"active_shards_percent_as_number": 100
}
$

Kopf

To get an idea what is going on within the cluster, let us start a kopf service. Load balanced across two tasks should be enough.

$ docker service create --name kopf --replicas=2 --publish=80:80 \
                            -e CONSUL_SKIP_CURL=true \
                            -e CONSUL_CLUSTER_IPS=consul-blue,consul-green \
                            --network consul-net \
                            qnib/kopf@sha256:1536e4cfe052b8ff2268823996000bbe45edd5cdbb021997e22593391044ec36
4tgwrs3z9m418l1200xxig6g9
$ docker service ls
$ docker service ls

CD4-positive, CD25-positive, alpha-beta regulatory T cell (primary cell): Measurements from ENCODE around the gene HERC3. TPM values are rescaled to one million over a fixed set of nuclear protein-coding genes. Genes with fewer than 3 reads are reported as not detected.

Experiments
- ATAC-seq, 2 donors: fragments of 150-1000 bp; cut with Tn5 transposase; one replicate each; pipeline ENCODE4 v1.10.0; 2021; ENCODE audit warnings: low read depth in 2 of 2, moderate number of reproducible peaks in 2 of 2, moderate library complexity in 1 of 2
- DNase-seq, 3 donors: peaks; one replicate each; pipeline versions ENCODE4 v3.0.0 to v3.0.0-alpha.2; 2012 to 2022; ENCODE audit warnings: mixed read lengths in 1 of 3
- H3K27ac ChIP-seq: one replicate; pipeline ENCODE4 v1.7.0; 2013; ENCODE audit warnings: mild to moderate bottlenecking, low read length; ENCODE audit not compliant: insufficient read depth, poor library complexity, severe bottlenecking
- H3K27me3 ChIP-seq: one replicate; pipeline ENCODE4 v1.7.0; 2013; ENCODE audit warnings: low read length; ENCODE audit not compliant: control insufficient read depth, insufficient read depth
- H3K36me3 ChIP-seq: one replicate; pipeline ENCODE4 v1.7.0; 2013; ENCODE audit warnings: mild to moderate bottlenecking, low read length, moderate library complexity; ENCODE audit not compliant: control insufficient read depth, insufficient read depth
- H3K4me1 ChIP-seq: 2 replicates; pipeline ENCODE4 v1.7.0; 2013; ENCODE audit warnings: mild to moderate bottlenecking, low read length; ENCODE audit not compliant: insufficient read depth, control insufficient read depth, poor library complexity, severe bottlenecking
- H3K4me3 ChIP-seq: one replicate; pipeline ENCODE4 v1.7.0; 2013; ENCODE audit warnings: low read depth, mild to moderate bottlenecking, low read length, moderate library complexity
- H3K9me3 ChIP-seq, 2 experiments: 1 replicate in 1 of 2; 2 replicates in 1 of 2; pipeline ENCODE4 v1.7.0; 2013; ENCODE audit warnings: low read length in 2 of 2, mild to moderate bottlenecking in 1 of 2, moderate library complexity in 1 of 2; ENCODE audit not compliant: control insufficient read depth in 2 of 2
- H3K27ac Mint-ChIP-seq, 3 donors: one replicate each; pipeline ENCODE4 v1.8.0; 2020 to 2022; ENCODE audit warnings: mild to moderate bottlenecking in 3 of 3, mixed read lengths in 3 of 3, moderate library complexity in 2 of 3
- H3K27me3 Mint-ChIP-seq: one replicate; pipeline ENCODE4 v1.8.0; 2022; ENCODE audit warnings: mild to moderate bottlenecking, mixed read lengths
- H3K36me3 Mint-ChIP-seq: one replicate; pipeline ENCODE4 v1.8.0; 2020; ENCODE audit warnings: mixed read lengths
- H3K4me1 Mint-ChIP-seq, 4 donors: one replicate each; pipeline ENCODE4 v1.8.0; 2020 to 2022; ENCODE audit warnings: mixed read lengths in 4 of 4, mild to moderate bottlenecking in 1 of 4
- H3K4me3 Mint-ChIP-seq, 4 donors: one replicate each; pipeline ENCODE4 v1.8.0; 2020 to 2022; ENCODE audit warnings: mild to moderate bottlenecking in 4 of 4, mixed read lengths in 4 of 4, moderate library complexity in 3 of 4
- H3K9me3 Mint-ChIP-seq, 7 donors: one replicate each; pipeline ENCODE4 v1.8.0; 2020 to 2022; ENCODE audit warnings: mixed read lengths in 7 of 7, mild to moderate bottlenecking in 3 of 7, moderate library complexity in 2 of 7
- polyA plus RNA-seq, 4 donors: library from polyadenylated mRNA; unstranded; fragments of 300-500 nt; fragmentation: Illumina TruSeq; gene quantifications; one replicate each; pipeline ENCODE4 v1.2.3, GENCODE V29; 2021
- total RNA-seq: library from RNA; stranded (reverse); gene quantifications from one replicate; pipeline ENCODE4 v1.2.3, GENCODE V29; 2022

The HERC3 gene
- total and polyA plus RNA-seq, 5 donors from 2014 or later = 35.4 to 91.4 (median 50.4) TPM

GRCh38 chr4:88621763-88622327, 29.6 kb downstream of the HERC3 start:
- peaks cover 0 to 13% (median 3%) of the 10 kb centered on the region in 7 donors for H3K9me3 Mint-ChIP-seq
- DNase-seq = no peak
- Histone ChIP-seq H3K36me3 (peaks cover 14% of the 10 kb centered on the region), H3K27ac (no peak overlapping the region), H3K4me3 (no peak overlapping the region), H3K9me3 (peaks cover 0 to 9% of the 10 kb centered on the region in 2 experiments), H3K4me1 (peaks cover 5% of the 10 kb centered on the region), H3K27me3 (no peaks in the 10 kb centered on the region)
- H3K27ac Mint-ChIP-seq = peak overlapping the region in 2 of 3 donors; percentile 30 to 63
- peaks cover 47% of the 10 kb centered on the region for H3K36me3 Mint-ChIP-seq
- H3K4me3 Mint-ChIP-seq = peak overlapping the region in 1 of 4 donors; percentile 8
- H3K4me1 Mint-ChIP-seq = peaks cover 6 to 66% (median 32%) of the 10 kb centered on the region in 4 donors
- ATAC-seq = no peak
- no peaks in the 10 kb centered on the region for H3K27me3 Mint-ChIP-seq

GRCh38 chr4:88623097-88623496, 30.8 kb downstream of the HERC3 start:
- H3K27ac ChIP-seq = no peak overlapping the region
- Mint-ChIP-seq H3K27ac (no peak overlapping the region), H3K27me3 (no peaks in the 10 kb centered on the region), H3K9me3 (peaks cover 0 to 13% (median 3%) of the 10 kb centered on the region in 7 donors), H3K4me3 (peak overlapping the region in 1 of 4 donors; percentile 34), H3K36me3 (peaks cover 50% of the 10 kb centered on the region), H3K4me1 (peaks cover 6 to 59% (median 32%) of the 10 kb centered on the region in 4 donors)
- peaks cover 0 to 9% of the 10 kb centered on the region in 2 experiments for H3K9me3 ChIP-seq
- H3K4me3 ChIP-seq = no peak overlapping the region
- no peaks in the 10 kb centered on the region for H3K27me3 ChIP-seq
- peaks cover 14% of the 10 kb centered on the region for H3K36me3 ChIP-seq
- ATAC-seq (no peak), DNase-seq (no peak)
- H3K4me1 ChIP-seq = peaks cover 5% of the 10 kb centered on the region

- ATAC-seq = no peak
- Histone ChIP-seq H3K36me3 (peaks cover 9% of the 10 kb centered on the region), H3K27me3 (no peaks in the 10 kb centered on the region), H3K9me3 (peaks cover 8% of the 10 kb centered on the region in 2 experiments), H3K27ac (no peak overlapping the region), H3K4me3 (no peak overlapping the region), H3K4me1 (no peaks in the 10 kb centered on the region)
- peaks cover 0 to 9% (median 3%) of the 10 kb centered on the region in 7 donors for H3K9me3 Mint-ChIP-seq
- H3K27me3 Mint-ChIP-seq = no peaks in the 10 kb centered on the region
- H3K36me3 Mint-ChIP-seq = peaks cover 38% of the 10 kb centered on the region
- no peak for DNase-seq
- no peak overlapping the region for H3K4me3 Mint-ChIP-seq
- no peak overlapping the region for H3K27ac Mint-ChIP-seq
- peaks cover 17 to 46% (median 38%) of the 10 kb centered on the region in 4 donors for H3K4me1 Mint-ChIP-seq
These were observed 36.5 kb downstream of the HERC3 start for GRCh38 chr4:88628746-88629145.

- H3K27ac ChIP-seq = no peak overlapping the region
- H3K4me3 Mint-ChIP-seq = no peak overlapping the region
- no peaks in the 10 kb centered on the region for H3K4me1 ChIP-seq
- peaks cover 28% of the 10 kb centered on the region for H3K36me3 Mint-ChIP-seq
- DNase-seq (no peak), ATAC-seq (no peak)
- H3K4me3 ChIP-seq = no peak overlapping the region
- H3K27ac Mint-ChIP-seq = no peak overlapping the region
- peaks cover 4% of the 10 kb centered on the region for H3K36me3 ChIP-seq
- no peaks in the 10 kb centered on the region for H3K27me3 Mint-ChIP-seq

ID            NAME           REPLICAS  IMAGE                                                                                            COMMAND
3xglxrb69iqm  consul-blue    global    qnib/alpn-consul@sha256:900*snip*
4irbxjiid8rb  elasticsearch  global    qnib/alpn-elasticsearch@sha256:f06*snip*
5k8fotte9ofs  consul-green   global    qnib/alpn-consul@sha256:900*snip*
drv2gl2kq231  kopf           2/2       qnib/kopf@sha256:153*snip*
$$

Use It

Now let's push some data...

$ curl -XPUT 'http://192.168.100.10:9200/twitter/tweet/1' -d '{
    "user" : "kimchy",
    "post_date" : "2016-08-16T14:12:12",
    "message" : "trying out Elasticsearch"
}'
{"_index":"twitter","_type":"tweet","_id":"1","_version":1,"_shards":{"total":2,"successful":1,"failed":0},"created":true}$

And kopf reports something back... :)

Future Work

From here on the sky is the limit... Put logstash next to it, or dump wikipedia into ES - kibana4 would be nice as well.

It's all so fresh. :)